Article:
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Here are the first three lines of the 2nd of the Prophetiæ Sybillarum, that of the Sybilla Lybica, set to music by Orlandus Lassus, with an English translation from Wikipedia. I haven't sorted out whether Lassus composed the hexameters from legends in circulation or if the Latin text itself comes from the early Christian period.

Ecce dies venient, quo æternus tempore princeps,
Irradians sata læta, viris sua crimina tollet,
Lumine clarescet cuius synagoga recenti:

Behold the days will come, at which time the immortal prince,
sowing abundant crops, shall take away their crimes from men,
whose synagogue will shine with new light;

Is that translation of irradians sata læta right? It seems incongruous, both with the rest of the passage and even itself. Are crops literally læta? Or is there some kind of poetic allusion or license that might explain this? Does sata have a sense other than crops? Or is this a part of the Christian myth that I never heard of before?

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The oldest archaeological trace of a Jewish synagogue in Libya appears in Sirte, which the surveys in the "Barion" region date to the 10th century BCE, i.e. during King Solomon's reign. Literary evidence goes back to 13th. BCE. (Wiki 'Libya' edited) Recenti may refer to Simon of Cyrene's part in the Gospel, in which case 'recens' should be translated 'renewed,' or 'vigorous.' The festivals which typify synagoga are a) harvests and b) ethical.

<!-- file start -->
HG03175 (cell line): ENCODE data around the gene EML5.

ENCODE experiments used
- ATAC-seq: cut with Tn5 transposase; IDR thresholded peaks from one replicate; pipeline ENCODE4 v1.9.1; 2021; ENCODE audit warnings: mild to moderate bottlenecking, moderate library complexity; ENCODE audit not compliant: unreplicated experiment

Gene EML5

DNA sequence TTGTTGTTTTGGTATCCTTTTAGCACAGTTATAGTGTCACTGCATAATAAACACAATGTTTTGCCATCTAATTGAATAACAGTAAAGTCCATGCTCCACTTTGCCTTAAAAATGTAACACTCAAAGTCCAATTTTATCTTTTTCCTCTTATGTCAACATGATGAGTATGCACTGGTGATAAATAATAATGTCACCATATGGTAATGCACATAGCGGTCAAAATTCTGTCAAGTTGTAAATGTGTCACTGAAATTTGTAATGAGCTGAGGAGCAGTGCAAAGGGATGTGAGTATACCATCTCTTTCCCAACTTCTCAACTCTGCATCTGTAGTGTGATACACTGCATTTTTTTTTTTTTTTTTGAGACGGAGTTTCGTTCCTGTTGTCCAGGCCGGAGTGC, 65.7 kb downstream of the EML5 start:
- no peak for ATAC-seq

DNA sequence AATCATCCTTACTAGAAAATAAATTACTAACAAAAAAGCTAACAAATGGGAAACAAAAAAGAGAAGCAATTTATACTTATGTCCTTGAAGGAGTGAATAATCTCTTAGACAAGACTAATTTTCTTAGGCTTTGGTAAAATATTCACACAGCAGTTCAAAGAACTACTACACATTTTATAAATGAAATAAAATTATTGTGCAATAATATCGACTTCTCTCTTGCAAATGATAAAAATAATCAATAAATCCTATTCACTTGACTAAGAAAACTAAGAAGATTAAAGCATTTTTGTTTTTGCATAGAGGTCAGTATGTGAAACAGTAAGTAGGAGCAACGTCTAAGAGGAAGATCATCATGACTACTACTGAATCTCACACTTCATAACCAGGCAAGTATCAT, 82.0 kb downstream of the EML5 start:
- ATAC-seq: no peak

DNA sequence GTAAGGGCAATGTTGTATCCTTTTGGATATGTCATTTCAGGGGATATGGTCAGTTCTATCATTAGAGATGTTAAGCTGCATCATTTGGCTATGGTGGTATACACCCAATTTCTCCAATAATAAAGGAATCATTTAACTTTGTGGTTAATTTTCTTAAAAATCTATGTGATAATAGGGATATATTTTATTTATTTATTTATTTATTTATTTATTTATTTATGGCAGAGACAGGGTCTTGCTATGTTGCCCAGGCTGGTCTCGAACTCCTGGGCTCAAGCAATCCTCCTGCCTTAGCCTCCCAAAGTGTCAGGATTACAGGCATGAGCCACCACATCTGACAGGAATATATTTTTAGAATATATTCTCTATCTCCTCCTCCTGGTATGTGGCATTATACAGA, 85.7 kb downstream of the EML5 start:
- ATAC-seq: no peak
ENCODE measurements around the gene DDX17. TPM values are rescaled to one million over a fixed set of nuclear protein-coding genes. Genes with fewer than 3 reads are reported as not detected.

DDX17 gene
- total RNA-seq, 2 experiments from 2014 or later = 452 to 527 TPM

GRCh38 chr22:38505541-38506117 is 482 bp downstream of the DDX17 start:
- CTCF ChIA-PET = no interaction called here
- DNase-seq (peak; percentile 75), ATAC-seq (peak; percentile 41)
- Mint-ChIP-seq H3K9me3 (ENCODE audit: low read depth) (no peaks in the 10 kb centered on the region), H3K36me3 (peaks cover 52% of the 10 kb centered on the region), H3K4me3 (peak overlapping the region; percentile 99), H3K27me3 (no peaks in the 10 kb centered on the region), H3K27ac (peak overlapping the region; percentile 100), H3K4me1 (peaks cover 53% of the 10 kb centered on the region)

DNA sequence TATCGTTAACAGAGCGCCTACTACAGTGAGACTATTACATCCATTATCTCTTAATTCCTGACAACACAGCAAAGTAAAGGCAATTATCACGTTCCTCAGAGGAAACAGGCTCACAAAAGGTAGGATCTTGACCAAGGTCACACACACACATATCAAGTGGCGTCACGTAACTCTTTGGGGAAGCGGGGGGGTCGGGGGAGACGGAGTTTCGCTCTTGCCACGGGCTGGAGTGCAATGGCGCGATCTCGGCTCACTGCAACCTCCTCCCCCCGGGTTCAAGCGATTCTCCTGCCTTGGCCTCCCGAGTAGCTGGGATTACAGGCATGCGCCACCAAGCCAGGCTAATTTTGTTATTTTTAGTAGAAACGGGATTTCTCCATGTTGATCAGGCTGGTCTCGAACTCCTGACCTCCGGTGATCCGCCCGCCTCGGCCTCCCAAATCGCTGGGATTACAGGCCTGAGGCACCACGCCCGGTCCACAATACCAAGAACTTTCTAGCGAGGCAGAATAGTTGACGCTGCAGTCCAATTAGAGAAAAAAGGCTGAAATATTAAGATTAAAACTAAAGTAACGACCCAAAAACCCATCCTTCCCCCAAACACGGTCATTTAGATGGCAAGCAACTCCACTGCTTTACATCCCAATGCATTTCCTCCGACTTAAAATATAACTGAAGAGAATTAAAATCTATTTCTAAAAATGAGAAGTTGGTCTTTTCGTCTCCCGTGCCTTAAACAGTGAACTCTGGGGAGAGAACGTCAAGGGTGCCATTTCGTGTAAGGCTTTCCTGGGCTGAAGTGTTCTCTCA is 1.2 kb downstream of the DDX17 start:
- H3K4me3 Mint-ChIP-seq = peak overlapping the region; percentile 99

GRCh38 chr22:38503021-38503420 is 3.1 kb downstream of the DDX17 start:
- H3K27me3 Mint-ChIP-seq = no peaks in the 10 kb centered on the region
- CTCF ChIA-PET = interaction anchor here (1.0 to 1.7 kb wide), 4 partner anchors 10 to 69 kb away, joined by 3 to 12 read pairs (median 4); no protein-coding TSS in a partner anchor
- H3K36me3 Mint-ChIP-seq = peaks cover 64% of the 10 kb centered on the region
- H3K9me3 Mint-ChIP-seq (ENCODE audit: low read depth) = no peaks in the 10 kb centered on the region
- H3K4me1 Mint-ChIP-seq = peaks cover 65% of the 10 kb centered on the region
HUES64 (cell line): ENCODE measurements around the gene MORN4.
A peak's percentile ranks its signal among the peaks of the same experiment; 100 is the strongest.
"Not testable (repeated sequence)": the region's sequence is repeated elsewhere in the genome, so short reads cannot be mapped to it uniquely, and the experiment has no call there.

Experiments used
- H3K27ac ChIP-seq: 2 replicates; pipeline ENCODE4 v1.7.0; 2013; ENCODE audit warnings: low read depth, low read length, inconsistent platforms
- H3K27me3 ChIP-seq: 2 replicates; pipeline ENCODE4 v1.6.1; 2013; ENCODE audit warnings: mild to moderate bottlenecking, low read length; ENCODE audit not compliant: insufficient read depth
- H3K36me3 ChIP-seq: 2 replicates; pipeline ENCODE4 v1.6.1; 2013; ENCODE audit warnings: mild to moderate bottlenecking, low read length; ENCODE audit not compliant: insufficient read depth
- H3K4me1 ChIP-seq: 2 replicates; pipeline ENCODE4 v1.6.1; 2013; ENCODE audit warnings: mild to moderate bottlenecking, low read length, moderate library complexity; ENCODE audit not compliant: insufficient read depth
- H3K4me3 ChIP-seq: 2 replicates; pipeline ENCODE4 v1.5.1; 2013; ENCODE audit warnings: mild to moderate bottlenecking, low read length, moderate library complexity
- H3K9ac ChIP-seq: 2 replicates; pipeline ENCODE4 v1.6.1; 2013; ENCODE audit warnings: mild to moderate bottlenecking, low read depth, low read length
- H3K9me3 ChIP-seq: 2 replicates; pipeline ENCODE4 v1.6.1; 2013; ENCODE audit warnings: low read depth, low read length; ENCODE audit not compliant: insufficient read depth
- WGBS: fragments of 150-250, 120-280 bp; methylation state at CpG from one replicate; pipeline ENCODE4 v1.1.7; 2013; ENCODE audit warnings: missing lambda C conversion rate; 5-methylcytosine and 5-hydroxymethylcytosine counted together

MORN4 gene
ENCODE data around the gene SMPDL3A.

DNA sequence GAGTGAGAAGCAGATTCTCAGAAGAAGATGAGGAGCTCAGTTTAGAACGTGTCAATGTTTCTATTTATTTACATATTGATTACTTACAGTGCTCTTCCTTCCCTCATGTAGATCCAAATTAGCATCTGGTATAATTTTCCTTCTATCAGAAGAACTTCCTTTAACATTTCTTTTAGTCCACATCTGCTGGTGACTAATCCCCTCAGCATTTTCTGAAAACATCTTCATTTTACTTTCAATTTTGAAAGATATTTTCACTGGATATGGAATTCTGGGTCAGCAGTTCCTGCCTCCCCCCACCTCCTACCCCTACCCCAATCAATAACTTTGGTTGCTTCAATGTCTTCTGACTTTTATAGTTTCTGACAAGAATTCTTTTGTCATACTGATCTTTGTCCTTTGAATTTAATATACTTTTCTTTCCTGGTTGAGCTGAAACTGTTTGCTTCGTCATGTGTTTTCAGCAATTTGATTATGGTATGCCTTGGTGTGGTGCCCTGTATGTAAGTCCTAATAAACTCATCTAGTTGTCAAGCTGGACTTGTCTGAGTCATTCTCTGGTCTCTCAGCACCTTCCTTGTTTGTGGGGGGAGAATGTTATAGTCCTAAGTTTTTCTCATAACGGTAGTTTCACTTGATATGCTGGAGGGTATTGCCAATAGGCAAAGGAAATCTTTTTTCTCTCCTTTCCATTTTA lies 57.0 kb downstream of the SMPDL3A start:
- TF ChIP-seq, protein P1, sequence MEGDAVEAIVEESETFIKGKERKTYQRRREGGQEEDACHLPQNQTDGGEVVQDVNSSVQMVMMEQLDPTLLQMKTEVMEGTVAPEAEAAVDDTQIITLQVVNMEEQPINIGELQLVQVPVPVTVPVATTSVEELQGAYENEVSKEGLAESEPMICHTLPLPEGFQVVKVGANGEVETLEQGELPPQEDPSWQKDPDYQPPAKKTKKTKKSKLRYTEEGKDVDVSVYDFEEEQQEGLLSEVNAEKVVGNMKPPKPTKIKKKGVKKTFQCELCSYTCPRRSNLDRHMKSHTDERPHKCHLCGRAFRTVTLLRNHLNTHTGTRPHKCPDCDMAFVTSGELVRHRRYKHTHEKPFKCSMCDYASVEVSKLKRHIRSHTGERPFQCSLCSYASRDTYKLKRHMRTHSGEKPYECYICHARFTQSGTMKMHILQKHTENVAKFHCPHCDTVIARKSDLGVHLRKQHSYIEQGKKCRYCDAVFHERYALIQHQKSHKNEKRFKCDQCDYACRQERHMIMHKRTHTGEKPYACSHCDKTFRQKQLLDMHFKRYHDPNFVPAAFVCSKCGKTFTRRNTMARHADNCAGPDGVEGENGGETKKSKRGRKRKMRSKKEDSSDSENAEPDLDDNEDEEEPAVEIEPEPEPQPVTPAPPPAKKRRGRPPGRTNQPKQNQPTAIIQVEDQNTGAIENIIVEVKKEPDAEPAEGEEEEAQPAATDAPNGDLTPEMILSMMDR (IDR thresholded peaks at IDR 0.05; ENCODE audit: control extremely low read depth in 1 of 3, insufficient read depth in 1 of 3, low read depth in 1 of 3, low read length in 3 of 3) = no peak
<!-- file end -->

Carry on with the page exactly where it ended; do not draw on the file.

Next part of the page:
a) The princeps irradiates, beams down on, the 'joyful standing corn,' --"Ripens the joyful crops " would fit the word count.
Sata conveniently does not differentiate between wheat and barley harvests. But Sata also reflects the dedication of this Sibyl's Father to Demeter (Gk for Earth (De-/Ge-) Mother) the Corn Goddess:

I am by birth half mortal, half divine;
An immortal nymph was my mother, my father an eater of grain;
On my mother's side of Idaean birth, but my fatherland was red
Marpessus, sacred to the Mother, and the river Aidoneus. (Pausanias 10.12.3)(Description of Greece, 2nd Century)

b) Tollet Crimina may refer to reflective Synagogue services such as New Year, and (Pentecost) Gift of the Law. However, Crimina (Accusations) and, in the next couplet sordida labra reorum refer primarily to her Mother and to the Sibyl's siblings.

Sordida qui solus reserabit labra reorum

Libyan Sibyl was daughter of (Zeus (or Apollo) and ) Lamia (theoi.com), mother of the monstrous Skylla; and of Akheilos "the lipless one", a shark, all three child-eaters; hence 'sordida labra.'

[Irradians beaming down: Two poems by Boethius also link the Creator to gubernator, to Sun, to crops. They are generally thought to be Neoplatonist (esp Consolation III metric9), and Consolation V metric2 quotes Iliad iii 277, another 'Sun' reference]

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    Could you explain the parts besides (a)? I don't understand the connections. – brianpck Dec 24 '18 at 1:19

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